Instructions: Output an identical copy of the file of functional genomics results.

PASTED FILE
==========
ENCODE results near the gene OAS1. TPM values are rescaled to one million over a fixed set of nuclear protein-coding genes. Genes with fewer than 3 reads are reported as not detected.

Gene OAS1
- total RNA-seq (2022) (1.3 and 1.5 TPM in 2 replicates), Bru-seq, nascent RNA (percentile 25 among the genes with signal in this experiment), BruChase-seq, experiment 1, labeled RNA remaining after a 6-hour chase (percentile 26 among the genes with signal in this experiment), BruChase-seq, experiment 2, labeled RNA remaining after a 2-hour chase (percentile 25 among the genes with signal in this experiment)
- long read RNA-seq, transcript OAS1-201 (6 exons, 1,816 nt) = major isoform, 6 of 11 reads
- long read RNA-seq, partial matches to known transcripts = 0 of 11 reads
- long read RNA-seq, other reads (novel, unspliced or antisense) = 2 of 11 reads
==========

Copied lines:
ENCODE results near the gene OAS1. TPM values are rescaled to one million over a fixed set of nuclear protein-coding genes. Genes with fewer than 3 reads are reported as not detected.

Gene OAS1
- total RNA-seq (2022) (1.3 and 1.5 TPM in 2 replicates), Bru-seq, nascent RNA (percentile 25 among the genes with signal in this experiment), BruChase-seq, experiment 1, labeled RNA remaining after a 6-hour chase (percentile 26 among the genes with signal in this experiment), BruChase-seq, experiment 2, labeled RNA remaining after a 2-hour chase (percentile 25 among the genes with signal in this experiment)
- long read RNA-seq, transcript OAS1-201 (6 exons, 1,816 nt) = major isoform, 6 of 11 reads
- long read RNA-seq, partial matches to known transcripts = 0 of 11 reads
- long read RNA-seq, other reads (novel, unspliced or antisense) = 2 of 11 reads